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  1. #1
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    Pret a manger.. Web site with yummy recipes

    I love the United Kingdom chain of sandwich shops...The last time I was there they had recipes on the sandwich bag and they have recipes on their web site... Their food is so good...non GMO..organic.. YUM! the web is pret.com and the link straight to the recipes is http://www.pret.com/our_food/pret_diy/

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  3. #2
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    i loved their sandwiches! they always had vegetarian and vegan ones. i wish they would start restaurants in the US, but Americans are probably too picky to settle for premade sandwiches.

  4. #3
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    Am I on crack, or do they have an outlet in New York? I could swear I went there when I was doing research at the New York Public Library a few years ago. If so, are there plans to expand? ]

    I don't eat a lot of fast food, but for the odd time when I'm caught without a packed lunch, I would be really happy if there were better healthy fast food options in the U.S.

  5. #4
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    They did have some in NYC the last time I was there.

    Oh how I miss Pret A Manger. Although they're pre-made, they're made fresh each day on site! (Any leftovers are taken to soup kitchens later in the day.)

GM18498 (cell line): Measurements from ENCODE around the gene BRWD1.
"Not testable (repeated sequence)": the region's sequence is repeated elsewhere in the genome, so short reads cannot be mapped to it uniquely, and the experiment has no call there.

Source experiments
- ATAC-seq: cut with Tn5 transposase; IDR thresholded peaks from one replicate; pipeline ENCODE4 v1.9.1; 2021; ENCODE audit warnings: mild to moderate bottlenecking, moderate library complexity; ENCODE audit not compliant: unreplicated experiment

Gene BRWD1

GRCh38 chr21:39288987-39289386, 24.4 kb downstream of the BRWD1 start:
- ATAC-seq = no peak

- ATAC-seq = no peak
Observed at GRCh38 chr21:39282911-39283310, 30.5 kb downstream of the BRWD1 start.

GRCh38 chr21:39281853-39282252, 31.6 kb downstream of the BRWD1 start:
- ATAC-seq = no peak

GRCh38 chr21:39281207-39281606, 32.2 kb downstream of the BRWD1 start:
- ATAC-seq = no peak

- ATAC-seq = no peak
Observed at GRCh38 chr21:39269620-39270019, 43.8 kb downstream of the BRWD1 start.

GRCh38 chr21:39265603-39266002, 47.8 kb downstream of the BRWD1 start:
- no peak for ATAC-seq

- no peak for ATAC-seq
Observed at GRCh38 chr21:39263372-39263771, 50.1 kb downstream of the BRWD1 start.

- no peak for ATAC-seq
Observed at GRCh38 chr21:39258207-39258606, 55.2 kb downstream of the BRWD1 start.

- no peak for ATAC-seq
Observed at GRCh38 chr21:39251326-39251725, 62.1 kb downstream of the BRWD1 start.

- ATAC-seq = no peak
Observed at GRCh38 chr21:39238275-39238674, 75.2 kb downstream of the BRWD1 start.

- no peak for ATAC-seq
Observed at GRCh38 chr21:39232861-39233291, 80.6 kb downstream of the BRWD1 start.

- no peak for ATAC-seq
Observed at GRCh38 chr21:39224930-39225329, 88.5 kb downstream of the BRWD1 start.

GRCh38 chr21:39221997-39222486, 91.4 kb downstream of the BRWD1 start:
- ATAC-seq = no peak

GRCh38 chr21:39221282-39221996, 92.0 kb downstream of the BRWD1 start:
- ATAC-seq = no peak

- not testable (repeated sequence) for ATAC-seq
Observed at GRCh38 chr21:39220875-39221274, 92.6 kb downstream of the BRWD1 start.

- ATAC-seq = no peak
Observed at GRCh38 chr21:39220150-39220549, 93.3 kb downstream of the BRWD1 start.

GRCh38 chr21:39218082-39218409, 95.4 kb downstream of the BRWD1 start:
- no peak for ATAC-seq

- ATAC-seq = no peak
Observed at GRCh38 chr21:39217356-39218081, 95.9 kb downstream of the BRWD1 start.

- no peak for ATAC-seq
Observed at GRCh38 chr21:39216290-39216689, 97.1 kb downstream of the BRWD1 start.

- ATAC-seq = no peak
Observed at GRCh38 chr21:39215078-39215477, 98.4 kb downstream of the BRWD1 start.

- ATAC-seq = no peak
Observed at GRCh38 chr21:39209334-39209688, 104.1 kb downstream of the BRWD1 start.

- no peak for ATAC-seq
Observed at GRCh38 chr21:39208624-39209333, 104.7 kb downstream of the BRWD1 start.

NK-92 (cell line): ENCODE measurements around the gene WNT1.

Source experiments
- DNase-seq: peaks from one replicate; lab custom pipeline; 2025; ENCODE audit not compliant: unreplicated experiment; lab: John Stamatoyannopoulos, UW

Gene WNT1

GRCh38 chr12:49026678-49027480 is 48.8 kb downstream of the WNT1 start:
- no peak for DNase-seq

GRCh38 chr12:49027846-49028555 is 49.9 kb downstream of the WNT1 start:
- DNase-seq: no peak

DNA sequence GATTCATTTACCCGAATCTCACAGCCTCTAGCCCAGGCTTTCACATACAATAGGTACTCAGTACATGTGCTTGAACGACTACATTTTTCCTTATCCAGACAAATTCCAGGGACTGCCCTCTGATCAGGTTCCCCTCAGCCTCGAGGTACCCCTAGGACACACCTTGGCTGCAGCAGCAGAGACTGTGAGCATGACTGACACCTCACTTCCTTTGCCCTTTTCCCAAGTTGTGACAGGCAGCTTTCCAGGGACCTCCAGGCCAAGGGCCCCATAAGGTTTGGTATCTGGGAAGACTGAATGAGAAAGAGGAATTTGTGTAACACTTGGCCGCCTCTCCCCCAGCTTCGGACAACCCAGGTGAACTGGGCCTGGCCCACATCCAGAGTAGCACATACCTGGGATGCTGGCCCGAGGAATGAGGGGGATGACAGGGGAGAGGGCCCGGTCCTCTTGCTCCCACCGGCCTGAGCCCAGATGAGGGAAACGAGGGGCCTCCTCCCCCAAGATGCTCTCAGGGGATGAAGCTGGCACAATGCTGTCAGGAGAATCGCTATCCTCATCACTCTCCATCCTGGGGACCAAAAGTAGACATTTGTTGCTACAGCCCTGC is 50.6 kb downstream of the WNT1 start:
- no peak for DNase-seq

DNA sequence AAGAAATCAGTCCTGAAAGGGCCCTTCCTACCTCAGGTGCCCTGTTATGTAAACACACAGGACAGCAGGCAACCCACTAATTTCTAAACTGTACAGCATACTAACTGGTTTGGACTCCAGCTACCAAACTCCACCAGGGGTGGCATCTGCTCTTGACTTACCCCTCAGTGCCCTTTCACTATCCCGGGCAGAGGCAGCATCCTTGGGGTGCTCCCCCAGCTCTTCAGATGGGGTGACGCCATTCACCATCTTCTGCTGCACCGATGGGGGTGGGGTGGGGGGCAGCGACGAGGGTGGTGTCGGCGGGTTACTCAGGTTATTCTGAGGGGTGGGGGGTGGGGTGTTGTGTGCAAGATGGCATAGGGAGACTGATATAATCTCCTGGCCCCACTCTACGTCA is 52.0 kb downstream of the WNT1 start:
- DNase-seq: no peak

My favorite was crawfish and rocket (arugula), but then there were so many I loved......and the coffee was a relative bargain.

  6. #5
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    i didn't know they had any in the US. i wish they could buy out a big fast food chain and replace every location with a sando shop.

  7. #6
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    i lived on pret when i lived in the uk 8 years ago. it's nice to see they're now organic and gmo free too. and true, pre-made sandwiches are more of a british thing that make most north americans a little uneasy, but i think once they get a taste of this stuff, they'll be hooked. i was. yay pret!

    and they have a lot of shops in nyc too: http://www.pret.com/find_a_pret/usa.htm

    so jealous. will it ever come to vancouver?

  8. #7
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    I don't think the premade thing is the problem. I think the problem might be choice.

    In NYC we go into delis and can have lots of premade choices at the salad bar, which has foods like soup, teriyaki chicken, and lots of other foods besides salads. And you can buy the food by weight. So Pret fits here, especially in midtown, where there are lots of office workers. But in the rest of the US, I think a lot of people say they want choice- but the 'choices' they want are fairly narrow and defined by fast food and personal experience. I looked at the menu for Pret and to me it looks fantastic. But I think a lot of Americans would find it both too adventurous (to our tastes, many of the sandwich combinations are pretty odd, and don't involve beef) and not varied enough (no enchiladas, no burgers, no fries, no shakes). I can see Pret being big in major cities in areas close to workers who are a bit more adventurous in their eating and willing to spend some extra cash for good food. But those people are still a distinct minority in the US, in a country where Rachael Ray can be thought of as a domestic goddess.

  9. #8